A bit of a longer commentary this week but there has been a 3 week gap since the last auction and there has been a reasonable amount happening!
Volatility in the market remains contained but the last month has effectively seen WMP prices drop back from the $3,000/t - $3,300/t trading range into a $2,900/t - $3,000t range.
As the chart below illustrates (WMP prices in yellow and SMP prices in pink), notwithstanding this move lower in WMP, the market does still feel a little like it is defying gravity and pressure remains for prices to soften somewhat further.
Just before the election the National party announced the carve up of Landcorp.
The policy announcement started me thinking about the importance of young farmers and farm ownership. The question of who will own our farmland in 20 – 30 years is one I ponder a lot; if we don’t do something about it we will end up with land owners and farmers being different people.
Farm ownership was a readily achievable goal for aspiring farmers up until probably 10 years ago; one could shear or sharemilk one’s way into buying a first farm.
The chart from CIP below tells the story of the last 6 auctions – an extended period of low volatility.
Readers will recall, however, that the last 2 auctions have disappointed with slightly negative outcomes, despite robust markets leading into the auction and expectations of a 3%+ price rise in GDT.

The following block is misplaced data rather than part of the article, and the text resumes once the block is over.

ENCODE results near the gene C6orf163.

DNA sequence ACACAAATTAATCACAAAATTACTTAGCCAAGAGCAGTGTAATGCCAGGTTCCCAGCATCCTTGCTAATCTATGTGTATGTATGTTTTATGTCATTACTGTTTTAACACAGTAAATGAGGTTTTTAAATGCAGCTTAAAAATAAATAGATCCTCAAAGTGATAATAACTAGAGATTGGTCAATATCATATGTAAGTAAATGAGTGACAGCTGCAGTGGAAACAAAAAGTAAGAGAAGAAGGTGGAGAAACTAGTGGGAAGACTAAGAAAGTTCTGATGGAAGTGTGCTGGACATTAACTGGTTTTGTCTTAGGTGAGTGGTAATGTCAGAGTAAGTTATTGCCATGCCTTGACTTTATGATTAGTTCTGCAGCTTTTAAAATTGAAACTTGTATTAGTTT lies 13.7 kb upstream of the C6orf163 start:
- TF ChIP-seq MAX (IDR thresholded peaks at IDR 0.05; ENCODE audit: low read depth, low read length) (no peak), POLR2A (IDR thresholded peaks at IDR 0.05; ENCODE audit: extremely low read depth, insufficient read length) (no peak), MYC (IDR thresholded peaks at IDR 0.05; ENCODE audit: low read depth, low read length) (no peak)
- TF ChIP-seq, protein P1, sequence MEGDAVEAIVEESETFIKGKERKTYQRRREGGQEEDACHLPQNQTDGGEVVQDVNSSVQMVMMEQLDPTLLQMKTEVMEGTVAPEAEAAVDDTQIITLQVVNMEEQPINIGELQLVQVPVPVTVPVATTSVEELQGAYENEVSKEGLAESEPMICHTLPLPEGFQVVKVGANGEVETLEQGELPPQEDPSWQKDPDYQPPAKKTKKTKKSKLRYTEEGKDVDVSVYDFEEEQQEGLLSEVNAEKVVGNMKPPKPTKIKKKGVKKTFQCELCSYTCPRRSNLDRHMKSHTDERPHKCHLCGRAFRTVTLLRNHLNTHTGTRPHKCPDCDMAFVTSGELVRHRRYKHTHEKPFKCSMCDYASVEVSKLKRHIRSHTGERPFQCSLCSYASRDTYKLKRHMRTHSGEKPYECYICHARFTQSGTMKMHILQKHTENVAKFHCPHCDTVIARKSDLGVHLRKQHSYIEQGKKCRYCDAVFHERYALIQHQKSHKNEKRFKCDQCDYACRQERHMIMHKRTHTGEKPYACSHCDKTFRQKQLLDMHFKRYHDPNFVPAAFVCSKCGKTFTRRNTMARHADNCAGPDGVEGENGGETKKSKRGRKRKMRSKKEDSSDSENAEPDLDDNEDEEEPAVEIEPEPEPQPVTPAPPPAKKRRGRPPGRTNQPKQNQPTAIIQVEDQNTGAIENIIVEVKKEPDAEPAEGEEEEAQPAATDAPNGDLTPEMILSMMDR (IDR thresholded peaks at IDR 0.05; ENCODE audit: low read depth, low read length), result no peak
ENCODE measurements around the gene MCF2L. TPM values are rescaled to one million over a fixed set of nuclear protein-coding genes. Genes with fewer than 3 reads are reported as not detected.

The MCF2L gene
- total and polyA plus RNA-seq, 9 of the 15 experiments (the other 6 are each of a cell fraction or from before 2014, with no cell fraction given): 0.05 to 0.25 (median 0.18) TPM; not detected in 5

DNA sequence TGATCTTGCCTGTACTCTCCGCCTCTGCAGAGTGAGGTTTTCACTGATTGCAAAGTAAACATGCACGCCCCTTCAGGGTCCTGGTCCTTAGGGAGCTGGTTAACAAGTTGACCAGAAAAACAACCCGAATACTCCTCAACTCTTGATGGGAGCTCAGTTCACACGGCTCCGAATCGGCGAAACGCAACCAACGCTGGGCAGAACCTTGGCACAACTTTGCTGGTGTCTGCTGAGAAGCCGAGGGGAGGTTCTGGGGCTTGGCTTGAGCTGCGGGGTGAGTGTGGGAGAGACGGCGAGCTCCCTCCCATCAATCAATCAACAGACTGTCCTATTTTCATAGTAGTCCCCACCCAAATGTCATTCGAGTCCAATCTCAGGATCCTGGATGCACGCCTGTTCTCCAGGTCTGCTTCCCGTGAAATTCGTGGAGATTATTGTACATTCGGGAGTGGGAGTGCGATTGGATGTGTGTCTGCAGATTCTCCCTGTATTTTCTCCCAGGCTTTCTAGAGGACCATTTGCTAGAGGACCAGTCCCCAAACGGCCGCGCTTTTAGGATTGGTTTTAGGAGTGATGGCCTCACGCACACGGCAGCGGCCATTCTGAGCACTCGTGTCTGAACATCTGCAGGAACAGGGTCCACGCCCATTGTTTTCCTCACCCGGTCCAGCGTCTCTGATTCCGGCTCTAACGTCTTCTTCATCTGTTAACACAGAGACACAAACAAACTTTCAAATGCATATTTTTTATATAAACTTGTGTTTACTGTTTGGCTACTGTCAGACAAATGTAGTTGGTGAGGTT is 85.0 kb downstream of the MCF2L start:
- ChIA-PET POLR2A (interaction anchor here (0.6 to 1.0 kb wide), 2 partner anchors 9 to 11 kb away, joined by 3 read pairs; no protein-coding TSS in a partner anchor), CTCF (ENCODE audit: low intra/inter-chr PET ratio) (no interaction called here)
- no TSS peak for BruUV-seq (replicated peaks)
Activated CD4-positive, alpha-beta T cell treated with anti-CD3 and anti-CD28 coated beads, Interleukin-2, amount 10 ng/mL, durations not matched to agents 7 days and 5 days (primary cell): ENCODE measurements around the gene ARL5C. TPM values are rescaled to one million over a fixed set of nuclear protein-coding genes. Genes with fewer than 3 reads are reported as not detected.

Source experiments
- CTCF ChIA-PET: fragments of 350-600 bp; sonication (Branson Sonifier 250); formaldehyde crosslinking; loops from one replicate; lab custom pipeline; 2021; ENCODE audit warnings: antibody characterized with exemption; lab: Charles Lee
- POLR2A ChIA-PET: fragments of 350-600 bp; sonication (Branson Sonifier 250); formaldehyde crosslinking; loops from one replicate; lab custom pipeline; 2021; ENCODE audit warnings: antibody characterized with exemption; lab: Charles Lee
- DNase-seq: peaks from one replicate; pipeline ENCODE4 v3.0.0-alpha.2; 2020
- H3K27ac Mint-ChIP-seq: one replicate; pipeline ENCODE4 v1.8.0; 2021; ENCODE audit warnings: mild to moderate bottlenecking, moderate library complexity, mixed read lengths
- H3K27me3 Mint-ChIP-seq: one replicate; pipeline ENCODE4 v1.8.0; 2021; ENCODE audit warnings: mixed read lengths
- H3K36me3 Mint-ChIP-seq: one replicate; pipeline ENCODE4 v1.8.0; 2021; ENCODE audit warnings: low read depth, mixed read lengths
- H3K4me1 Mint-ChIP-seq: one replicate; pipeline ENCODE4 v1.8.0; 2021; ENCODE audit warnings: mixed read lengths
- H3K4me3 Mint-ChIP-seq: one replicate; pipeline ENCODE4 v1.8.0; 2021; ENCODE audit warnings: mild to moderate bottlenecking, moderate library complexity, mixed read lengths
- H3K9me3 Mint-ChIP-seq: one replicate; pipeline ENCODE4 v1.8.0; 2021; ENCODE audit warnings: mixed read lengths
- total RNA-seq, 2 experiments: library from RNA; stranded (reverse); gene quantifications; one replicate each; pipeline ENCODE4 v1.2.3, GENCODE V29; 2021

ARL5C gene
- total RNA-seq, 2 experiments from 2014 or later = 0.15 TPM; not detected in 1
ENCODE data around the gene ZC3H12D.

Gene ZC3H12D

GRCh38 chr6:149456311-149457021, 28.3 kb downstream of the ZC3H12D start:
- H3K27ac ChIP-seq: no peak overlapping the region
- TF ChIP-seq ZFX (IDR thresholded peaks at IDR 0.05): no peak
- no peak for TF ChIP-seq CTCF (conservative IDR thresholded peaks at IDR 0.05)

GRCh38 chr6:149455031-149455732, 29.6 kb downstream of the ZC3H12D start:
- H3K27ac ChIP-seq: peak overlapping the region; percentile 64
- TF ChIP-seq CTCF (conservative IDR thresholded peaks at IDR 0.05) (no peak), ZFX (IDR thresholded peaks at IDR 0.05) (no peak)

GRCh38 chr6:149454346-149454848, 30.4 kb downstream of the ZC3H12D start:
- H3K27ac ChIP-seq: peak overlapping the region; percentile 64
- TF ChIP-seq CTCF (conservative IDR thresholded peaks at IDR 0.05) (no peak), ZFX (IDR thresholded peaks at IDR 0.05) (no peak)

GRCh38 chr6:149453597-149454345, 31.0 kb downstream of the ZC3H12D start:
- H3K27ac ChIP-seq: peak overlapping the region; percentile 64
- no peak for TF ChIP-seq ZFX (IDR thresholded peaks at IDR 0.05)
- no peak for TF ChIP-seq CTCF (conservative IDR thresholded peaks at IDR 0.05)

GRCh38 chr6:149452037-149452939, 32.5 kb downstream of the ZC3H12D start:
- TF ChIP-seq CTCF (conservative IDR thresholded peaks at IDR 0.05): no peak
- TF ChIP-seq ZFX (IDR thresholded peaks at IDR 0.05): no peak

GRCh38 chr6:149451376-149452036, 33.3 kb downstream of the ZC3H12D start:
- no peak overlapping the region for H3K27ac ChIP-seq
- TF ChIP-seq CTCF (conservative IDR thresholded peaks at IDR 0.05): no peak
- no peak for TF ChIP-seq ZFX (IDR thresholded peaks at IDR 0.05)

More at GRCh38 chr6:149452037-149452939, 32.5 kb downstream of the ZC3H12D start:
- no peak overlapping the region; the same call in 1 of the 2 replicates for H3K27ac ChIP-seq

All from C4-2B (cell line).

This week that trend remains in place, with futures markets continuing to suggest well supported markets across WMP (+3%), butter (+2.5%), and AMF (+2.5%) and SMP (+1.5%).
Ahead of the last auction I was somewhat confidently suggesting a 3% - 5% lift in the WMP futures and a robust result across the board. The -1.6% result in the GDT auction and a modest +1.3% uptick in WMP was therefore disappointing. In some respects, this was even more so, given that my optimism was partly predicated on an expectation of interest from Chinese buyers which did indeed eventuate – as shown in the GDT / CIP chart below. Chinese buying represented 44% of the auction volume.
Environmental Farm Plans must be part of Farm Business plans.
You don’t have to look far to see and hear dairy farmers being accused of ‘factory farming’ and spewing effluent and nutrients into waterways. Politics aside most farmers accept regulations to limit nutrient loss are coming but had hoped (and in some regions are still hoping) that pragmatic solutions would be found.
To really understand the potential for growth and returns from rural land based investment, request a copy of our Investment Guide by filling in this order form.